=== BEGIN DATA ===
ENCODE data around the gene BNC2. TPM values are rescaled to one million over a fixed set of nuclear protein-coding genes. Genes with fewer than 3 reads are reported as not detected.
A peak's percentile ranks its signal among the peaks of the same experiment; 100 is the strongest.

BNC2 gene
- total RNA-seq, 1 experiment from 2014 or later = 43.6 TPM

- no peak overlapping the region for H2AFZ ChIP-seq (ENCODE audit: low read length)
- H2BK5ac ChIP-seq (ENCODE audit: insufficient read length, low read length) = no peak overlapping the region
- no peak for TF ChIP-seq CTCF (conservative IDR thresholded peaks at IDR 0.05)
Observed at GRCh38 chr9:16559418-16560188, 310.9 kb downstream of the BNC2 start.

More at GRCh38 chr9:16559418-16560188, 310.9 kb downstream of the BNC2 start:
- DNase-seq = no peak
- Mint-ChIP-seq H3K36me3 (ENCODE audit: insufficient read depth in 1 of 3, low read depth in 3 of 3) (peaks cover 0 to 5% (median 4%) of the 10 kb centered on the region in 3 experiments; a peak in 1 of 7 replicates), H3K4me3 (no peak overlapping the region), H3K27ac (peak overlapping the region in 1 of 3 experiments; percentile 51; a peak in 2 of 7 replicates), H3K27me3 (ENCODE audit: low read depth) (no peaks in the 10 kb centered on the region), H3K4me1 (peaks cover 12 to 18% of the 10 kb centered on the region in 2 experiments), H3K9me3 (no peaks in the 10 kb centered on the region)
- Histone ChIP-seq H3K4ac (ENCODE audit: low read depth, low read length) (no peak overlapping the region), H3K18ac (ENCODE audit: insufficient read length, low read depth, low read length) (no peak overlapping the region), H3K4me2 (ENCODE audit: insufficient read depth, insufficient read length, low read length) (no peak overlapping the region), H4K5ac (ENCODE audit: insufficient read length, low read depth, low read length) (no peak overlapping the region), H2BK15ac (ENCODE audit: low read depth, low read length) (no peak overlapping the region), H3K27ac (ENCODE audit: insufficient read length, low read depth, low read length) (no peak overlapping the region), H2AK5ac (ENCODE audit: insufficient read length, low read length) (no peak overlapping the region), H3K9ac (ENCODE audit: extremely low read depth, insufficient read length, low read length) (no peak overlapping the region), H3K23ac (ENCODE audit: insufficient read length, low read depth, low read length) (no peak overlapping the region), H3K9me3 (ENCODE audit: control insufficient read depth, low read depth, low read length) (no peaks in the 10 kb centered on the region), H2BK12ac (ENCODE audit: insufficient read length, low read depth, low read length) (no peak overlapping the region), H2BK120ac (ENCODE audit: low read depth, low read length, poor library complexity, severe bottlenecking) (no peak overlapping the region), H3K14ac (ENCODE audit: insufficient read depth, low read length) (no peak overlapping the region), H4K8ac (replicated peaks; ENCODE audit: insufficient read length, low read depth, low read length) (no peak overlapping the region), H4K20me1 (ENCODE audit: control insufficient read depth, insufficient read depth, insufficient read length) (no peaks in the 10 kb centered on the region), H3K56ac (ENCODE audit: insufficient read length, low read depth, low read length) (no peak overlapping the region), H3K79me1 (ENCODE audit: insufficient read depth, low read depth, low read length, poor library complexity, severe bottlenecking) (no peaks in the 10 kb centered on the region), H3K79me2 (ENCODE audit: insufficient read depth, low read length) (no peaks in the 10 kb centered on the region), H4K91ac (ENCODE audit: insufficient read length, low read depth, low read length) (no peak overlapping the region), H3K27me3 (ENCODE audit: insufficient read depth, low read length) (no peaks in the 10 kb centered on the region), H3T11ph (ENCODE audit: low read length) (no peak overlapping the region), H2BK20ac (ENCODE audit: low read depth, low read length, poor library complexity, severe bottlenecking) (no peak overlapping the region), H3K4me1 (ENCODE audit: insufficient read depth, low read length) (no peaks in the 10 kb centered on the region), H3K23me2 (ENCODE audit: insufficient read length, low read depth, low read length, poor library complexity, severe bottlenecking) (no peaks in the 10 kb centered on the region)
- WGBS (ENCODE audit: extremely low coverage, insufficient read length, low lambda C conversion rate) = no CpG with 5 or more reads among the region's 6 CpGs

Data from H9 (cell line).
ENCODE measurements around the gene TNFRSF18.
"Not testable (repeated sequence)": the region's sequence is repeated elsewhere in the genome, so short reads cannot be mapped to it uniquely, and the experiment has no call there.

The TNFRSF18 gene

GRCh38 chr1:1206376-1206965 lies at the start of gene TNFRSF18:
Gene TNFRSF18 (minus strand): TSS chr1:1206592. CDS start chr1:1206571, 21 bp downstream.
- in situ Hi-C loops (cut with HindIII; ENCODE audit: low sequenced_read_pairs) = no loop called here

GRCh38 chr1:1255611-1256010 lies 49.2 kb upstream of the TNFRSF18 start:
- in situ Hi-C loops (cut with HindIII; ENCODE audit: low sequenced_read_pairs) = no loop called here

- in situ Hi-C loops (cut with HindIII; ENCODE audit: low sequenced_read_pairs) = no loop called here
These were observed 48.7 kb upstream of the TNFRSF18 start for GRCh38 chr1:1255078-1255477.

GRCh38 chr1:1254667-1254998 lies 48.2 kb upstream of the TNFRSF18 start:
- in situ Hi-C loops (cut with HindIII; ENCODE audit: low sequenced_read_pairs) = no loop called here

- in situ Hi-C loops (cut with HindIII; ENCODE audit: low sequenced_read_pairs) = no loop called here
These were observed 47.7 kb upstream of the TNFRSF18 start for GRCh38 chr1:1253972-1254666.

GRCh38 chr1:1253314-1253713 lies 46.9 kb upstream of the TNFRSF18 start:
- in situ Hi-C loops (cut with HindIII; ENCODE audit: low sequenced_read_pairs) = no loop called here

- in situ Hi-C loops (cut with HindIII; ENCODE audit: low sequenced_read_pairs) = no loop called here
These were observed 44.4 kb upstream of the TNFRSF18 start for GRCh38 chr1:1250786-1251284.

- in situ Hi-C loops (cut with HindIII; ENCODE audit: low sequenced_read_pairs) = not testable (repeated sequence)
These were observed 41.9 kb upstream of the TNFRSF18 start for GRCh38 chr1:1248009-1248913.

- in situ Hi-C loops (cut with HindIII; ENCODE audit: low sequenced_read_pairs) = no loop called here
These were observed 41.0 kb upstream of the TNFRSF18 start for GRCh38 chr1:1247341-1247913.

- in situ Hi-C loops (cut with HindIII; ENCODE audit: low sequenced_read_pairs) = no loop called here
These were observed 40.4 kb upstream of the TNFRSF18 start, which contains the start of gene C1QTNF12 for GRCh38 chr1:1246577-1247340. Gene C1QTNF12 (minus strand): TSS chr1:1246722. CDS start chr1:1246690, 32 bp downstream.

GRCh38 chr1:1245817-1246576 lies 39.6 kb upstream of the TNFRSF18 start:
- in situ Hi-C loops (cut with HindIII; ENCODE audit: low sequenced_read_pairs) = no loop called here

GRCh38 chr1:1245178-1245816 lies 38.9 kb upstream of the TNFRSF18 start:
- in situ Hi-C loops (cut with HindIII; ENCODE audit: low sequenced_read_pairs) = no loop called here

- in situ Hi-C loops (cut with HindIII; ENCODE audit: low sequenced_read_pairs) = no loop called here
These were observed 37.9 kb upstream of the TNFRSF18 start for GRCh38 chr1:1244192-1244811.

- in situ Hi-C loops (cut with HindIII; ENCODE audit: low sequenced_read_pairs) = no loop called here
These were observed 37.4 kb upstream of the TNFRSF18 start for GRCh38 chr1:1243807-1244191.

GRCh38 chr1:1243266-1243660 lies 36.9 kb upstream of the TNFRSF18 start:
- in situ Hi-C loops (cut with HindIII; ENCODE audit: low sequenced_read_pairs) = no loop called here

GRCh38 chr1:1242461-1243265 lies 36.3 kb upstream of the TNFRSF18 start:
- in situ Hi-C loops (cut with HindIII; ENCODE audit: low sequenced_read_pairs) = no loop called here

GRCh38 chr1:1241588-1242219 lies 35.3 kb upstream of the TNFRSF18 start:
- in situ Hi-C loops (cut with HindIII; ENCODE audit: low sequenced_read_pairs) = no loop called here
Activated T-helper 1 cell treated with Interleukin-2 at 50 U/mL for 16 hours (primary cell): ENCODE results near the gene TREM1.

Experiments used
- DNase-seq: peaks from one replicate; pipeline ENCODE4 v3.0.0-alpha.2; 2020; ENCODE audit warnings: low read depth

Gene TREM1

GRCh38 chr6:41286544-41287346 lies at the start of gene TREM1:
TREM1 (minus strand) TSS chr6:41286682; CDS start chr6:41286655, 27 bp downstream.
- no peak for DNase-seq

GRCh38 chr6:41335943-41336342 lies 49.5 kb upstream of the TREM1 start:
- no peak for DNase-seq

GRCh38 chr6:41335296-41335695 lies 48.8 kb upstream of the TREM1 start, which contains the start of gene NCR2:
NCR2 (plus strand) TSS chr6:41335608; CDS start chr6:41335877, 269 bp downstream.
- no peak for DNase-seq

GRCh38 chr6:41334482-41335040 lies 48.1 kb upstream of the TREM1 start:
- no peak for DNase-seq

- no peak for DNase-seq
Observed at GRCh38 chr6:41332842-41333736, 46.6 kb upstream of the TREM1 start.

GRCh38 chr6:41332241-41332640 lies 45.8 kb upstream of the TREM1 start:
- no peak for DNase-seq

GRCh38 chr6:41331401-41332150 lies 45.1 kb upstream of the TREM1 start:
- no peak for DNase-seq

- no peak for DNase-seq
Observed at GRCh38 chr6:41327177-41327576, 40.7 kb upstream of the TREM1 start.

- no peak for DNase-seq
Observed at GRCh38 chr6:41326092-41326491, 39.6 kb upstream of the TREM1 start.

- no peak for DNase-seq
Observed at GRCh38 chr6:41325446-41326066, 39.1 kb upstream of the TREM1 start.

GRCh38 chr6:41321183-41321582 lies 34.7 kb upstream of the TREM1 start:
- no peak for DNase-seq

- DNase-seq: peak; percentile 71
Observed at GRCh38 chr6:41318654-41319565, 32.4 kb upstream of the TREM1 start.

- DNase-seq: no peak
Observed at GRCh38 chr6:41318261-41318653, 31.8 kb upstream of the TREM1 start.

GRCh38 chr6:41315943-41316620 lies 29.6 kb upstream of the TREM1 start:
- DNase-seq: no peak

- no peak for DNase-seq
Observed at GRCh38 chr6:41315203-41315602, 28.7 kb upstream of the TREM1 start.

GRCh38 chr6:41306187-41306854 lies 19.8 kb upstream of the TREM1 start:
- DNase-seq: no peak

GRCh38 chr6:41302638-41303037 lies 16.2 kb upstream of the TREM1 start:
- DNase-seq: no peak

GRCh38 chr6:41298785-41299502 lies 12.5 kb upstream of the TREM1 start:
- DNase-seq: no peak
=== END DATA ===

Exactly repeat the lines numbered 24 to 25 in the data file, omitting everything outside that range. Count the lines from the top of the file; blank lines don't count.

These were observed 48.7 kb upstream of the TNFRSF18 start for GRCh38 chr1:1255078-1255477.

GRCh38 chr1:1254667-1254998 lies 48.2 kb upstream of the TNFRSF18 start: